Facebook Experiment on Social ContagionYou may have heard that Facebook manipulated the content of user’s New Feeds during January of 2012 so that some users saw more positive posts than others, which other Facebook users saw more negative posts. They interpret this as an indication of Social Contagion on a massive scale (almost 700,000 Facebook users were part of the study). How did this affect these users? Did those who say negative posts become more negative and vice versa? The answer is that the research indicates that some of them – though a very, very few of them – did subsequently write posts that were similar to the ones that saw on their News Feed. How big of an effect is this? Is it unethical? Does agreeing to Facebook’s Terms of Use constitute “informed consent“. I examine these questions in this episode of The Psych Files.
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220: PsycExplorer Roundup: More Evidence That Animals Think and Feel

imageschicken_web.png

In episode 217 I asked you to be frank with yourself: Does your animal really think? It’s easy to believe they do, but if you’re going to study this issue scientifically you have to eliminate our human tendency to anthropomorphize – to want to believe that animal actions are motivated by internal states.

Here’s a roundup of a few articles I found in my PsycExplorer app (PsycExplorerHD for iPad) which show exactly what psychologists are doing to find out what exactly is going on (if anything…) in the minds of dogs, cats, rats, chickens and yes fruit flies. Are they really thinking in there? Well, maybe so. These examples certainly convinced me, although it might all depend on what you mean by “thinking” and “feeling”. [Read more…]

Ep 219: Mental Health Professionals: Why So Liberal?

Surveys find that psychologists tend to align themselves with a liberal political orientation. Why is that? Are liberal-minded people drawn to human service professions or is there something about working in human services that causes people to become more liberal in their political views? In this episode I propose a few ideas that I think explains why mental health professionals tend to be on the liberal side of the political spectrum. I invite your constructive feedback on these suggestions.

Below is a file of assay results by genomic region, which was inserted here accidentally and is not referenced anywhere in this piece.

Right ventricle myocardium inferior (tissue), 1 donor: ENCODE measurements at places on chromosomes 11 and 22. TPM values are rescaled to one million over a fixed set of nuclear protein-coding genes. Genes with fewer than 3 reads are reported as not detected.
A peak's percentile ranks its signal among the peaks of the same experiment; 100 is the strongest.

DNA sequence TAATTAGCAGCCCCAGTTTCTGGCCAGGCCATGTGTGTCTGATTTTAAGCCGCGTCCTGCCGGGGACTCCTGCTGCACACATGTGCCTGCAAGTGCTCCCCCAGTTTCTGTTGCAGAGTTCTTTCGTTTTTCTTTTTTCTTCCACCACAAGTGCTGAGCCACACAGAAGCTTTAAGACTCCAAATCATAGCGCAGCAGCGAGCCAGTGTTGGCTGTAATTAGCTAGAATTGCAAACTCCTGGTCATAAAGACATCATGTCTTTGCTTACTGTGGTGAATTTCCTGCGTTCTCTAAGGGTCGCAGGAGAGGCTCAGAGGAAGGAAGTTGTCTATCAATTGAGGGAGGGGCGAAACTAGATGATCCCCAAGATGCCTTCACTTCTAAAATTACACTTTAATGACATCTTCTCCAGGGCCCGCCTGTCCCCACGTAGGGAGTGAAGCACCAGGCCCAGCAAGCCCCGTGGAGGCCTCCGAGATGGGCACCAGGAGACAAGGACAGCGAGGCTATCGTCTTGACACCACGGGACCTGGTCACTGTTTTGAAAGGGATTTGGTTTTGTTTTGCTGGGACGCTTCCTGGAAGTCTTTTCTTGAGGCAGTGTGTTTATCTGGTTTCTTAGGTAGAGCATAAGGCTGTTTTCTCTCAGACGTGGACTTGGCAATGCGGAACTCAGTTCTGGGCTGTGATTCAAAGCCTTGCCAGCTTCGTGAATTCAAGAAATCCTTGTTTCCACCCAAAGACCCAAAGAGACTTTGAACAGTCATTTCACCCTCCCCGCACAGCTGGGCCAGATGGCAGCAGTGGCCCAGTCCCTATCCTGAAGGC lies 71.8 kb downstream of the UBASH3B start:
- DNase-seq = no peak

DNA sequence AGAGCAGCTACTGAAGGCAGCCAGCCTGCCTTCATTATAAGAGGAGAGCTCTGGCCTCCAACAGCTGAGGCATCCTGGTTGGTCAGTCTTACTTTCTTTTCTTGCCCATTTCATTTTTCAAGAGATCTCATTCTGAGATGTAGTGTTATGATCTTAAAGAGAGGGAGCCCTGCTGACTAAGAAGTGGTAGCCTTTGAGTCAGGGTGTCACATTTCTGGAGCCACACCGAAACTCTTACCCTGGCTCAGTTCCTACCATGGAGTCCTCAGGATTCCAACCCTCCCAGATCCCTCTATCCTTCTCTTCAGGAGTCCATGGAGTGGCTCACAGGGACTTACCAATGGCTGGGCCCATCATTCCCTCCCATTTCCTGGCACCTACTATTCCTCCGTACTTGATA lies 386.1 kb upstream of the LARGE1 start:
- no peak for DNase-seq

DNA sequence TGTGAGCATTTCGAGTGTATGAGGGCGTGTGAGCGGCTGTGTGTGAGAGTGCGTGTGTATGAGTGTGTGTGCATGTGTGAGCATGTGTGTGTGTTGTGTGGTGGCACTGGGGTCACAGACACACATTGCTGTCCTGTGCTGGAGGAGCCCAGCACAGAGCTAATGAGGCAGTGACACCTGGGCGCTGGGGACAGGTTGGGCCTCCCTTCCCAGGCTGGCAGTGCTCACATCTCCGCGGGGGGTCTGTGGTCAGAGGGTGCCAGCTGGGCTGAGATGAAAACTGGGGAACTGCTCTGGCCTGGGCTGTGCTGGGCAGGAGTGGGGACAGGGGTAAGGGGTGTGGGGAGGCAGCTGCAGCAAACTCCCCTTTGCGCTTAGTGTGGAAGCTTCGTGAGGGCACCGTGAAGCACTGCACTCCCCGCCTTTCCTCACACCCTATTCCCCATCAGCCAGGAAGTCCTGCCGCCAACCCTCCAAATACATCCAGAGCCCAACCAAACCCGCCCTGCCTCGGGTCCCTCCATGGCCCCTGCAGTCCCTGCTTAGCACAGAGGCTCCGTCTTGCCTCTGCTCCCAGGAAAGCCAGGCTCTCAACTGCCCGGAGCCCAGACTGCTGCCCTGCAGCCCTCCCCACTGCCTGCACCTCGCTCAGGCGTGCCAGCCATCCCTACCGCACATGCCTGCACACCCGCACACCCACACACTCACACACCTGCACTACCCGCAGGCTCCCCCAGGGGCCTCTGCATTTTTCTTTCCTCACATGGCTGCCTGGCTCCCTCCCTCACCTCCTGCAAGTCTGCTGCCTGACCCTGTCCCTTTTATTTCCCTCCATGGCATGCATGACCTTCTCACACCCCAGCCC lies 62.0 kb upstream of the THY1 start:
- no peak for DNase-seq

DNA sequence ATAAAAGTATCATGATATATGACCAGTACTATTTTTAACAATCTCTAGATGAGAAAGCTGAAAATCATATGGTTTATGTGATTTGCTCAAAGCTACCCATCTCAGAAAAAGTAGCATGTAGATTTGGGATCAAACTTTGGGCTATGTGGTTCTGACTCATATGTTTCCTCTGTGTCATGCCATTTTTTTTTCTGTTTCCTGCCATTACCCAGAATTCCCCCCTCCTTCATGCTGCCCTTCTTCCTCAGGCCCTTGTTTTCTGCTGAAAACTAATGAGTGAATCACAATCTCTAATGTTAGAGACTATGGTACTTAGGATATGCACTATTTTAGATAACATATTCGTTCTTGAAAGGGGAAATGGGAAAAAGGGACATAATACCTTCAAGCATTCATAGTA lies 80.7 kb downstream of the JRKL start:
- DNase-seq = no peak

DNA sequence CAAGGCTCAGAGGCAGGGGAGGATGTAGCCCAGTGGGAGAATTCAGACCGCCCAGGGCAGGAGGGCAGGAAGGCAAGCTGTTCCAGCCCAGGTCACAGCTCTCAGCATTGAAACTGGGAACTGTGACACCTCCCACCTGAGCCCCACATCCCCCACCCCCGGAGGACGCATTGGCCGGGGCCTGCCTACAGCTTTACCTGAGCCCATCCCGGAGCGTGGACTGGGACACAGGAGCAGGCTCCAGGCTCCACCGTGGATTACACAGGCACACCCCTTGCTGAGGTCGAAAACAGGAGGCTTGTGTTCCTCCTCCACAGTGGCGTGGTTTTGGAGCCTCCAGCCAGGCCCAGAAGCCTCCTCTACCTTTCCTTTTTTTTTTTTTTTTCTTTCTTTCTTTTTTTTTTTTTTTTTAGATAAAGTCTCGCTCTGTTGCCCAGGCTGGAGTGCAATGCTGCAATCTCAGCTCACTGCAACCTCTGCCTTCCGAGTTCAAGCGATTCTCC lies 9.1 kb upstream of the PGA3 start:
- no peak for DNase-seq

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Ep 218: Good News for Older Folks

Rena and Roy on their wedding day

Guess what? There are a good number of positives to growing older. Let’s put aside all the negative stereotypes of older folks and realize that they can demonstrate a surprising level of “coolness” about life. There’s a certain perspective you get when you’re older that’s enviable. Older folks have passed many of life’s challenges and they can look back with satisfaction. But they also can have a surprising nonchalance about the challenges they face which we – as younger people – often think would make us terribly unhappy. Let’s take another look at aging and see it from a different light. [Read more…]

Psychology Tip to Help You Get More Tips

Do you have a tip jar at work? Here’s one way to use a little psychology to increase the likelihood that customers will put a little money in there:

  • Set out not one but two tip jars
  • Label the jars with two competing themes

Okay, so what do I mean by “competing themes”? What you want to do is to motivate people to drop in a little (or a lot of course) money by tapping into their social identities. For example, if you know that there is a natural rivalry between the New York Yankees and the Boston Red Sox (and especially if there is a game between them coming up), label one tip jar Yankees and the other Red Sox (or better yet, print out an image of their logos and tape them to the jars). People want their team to win. It makes us feel good. Here are some examples…
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Ep 217: Let’s Be Honest: Is Your Dog Really Intelligent?

Are Dogs (or Cats) Really Smart?

Are Dogs (or Cats) Really Smart?It’s easy to find videos on the web of animals showing what appears to be some pretty smart behavior. But is it really “smarts”? How can you tell? In this episode I’ll point out examples that look like intelligence but probably aren’t – as well as an example of animal behavior that is really hard to dismiss as anything but “smarts”. In doing so we’ll talk about the behavioral principle of “chaining” – the method by which you can get animals – and humans – to display some pretty sophisticated and complex behavior as the result of reinforcement, prompts and cues.